I think there are two reasons: First, it’s easy to speak. We all do it. We’ve probably done it today and didn’t even think about it. Silence—the intentional restraining of the tongue—is much harder. Not speaking connotes discipline and self-restraint; it shows that we have the ability to close our mouths when necessary. It’s an indication of wisdom because it demonstrates a life lived apart from the contemporary, constantly talking crowd.

Second, silence keeps one from betraying his own foolishness. Explicitly and implicitly, speech displays how much we do—or don’t—know. So, if we truly don’t know about a subject, it might be better to keep our mouths shut. In the words of an unknown sage, “Better to remain silent and be thought a fool than to speak and to remove all doubt.”

What Proverbs Doesn’t Say

Of course, the book of Proverbs doesn’t condemn speech. In fact, the author commends those who speak up for the unfortunate (Proverbs 31:8–9) and says that “A word fitly spoken is like apples of gold in a setting of silver” (Proverbs 25:11). In other words, words are powerful, and they ought to be used prudently in serving others.

Still, it’s safe to say that—in an age saturated with cell phones, instant messaging, and almost innumerable outlets for all forms of communication—many of our difficulties arise from speaking, not silence. We would do well to learn what our society is so quick to forget: the value of listening before we speak, focusing on the ideas of others, and wisely staying silent before we open our mouths.

Image credit: Flickr-Dunedin Public Libraries, CC BY-NC 2.0

ITO

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  • Avatar
    Kalikiano Kalei
    April 13, 2023, 11:13 pm

    Very nice piece, Aletheia. A wise and sagacious set of observations in an age wherein nearly everyone speaks reactively, long before they engage in any cogent reflection on a subject under discussion. Christian proverbs: a sort of Christian Hadith/Sunnah, eh!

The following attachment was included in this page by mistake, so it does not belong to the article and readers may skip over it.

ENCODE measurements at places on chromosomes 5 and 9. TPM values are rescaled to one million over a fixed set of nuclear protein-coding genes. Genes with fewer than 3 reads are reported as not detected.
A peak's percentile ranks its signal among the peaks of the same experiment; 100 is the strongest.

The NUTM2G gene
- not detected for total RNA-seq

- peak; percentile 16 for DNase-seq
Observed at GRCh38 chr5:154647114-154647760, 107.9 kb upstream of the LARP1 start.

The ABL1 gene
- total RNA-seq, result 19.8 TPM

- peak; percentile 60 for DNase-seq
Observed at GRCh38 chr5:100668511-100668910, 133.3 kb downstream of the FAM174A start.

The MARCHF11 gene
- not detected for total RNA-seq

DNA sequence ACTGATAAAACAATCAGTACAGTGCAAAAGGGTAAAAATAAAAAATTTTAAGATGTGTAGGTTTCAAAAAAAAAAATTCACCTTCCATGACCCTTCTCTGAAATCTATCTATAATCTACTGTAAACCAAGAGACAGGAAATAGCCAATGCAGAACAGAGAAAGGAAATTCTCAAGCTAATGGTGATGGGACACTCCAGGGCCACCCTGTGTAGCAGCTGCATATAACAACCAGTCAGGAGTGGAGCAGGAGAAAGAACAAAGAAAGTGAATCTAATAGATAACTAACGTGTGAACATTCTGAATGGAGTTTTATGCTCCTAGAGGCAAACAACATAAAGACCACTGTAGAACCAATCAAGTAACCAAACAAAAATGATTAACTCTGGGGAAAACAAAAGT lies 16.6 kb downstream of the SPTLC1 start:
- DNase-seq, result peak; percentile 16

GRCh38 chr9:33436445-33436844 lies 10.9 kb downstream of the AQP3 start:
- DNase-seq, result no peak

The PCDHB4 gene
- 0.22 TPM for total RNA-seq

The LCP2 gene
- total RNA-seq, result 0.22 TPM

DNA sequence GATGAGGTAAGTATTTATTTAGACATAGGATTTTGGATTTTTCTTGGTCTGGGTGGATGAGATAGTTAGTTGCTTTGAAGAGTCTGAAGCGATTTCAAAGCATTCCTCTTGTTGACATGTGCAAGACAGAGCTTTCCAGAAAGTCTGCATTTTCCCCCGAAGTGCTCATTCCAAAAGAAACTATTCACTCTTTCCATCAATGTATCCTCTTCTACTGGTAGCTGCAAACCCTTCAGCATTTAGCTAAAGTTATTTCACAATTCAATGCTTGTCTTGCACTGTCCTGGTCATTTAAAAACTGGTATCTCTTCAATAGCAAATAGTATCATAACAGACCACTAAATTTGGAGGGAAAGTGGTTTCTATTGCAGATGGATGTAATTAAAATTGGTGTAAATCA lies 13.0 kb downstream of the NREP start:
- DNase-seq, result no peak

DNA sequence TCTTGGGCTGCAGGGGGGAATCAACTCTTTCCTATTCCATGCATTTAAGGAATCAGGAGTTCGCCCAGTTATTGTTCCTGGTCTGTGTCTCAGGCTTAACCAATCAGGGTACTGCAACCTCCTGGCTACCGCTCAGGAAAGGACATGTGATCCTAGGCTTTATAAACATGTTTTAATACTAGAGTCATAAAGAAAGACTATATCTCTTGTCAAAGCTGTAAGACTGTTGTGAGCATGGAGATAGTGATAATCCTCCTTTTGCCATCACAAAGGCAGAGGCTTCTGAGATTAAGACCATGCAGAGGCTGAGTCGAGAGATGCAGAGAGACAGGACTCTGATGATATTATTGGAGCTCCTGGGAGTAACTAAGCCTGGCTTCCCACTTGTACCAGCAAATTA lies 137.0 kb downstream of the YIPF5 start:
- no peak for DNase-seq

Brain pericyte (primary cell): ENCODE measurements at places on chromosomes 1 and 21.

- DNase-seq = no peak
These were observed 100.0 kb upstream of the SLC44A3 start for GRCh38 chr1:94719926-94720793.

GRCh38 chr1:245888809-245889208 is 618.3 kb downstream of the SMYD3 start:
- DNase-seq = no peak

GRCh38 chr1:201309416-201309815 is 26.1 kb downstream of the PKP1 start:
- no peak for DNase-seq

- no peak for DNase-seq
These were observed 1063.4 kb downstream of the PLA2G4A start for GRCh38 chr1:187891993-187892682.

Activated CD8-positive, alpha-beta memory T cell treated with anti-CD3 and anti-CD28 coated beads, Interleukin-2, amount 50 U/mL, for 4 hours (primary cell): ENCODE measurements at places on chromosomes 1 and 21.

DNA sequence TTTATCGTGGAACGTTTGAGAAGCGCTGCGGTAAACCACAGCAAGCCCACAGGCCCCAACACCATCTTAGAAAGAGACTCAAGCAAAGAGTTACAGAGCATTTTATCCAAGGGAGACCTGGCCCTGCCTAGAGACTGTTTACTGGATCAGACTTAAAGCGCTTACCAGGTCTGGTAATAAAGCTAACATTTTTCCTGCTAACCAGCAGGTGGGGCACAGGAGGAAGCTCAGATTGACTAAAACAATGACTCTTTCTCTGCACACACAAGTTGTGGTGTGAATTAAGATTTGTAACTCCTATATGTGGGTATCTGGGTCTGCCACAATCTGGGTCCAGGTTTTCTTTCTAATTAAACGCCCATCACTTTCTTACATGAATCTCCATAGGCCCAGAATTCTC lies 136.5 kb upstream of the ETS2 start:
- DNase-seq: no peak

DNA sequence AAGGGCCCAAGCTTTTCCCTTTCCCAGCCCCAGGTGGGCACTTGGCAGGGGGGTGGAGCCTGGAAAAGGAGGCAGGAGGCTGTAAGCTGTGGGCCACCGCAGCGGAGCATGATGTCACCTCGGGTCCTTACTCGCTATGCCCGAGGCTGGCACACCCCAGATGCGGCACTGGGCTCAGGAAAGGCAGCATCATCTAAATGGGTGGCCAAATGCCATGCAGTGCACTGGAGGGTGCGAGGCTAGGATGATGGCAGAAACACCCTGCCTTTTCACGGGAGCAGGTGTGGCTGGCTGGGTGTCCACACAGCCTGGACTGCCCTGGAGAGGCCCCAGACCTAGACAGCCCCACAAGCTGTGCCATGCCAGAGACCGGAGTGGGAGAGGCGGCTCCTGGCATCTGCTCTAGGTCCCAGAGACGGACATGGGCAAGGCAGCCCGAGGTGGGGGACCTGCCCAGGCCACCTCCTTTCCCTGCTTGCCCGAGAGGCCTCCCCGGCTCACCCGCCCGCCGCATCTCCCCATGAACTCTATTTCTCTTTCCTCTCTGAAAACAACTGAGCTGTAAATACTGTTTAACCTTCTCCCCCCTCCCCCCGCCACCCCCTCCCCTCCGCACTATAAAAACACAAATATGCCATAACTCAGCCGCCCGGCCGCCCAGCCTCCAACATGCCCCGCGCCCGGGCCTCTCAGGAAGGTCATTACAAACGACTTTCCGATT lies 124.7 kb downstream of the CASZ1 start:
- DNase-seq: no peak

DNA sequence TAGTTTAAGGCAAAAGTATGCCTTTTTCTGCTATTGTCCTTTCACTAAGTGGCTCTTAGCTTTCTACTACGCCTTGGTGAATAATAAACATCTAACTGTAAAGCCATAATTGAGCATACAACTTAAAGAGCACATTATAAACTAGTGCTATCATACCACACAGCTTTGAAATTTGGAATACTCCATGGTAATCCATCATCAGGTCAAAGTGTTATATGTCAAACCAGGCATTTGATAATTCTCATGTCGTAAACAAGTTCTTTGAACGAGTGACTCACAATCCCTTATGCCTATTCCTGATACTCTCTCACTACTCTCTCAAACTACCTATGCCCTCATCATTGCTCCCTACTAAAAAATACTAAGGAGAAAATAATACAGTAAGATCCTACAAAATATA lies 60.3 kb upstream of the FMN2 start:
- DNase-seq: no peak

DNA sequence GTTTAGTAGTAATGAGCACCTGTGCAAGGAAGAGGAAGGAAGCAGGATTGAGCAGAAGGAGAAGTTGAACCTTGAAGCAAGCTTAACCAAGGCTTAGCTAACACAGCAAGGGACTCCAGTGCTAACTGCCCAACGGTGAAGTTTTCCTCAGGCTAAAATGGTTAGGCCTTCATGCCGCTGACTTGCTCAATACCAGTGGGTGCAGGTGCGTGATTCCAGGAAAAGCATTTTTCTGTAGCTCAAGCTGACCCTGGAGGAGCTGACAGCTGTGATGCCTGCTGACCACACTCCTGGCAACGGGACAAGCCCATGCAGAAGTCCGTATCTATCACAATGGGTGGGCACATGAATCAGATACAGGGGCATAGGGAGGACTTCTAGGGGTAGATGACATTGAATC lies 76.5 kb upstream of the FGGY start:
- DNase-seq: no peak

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    • Avatar
      Gary Mazart@Kalikiano Kalei
      April 14, 2023, 3:10 am

      -Mr. Kalei, your seemingly snarky attempt to belittle Ms. Hitz' application of Biblical wisdom to contemporary concerns by commenting "Christian proverbs: a sort Christian Hadith/Sunnah, eh!". To that, I say "Meh!" and thank you for underscoring one of the points of Ms. Hitz article.

      First, the Proverbs quoted are not ":Christian" in that they are from the wisdom books of the Old (First) Testament of the Jewish people and predate the birth of Jesus Christ by about 700 years and Hadith/Sunnah by about a millennium. Second, the Bible and the Quran each independently present the wisdom of God in the context of two culturally distinct iterations of the Abrahamic covenant, and one should not be applied to minimize the other.

      Ms. Hitz, your comments made me think of silence (or restrained commentary) in the context of New (Second) Testament grace and the notion of sharing the Gospel Of Jesus Christ. Specifically, the Apostle Peter's intonement at 1 Peter 3:15, "But in your hearts set apart Christ as Lord. Always be prepared to give an answer to everyone who asks you to give the reason for the hope that you have. But do this with gentleness and respect. (NIV or NLT?)"

      But do this with gentleness and respect…Amen! With the circumspection and love that manifests from the focus on others in discourse…to listen silently before speaking and then speaking in the voice of Truth.

      Tremendously thought provoking…thank you Ms. Hitz and Mr. Kalei.

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  • Avatar
    John Brett
    April 14, 2023, 1:42 pm

    Excellent commentary on silence.

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  • Avatar
    John Perkins
    January 13, 2024, 2:43 pm

    This is a subject I've been thinking of for the past few days. Thank you!

    REPLY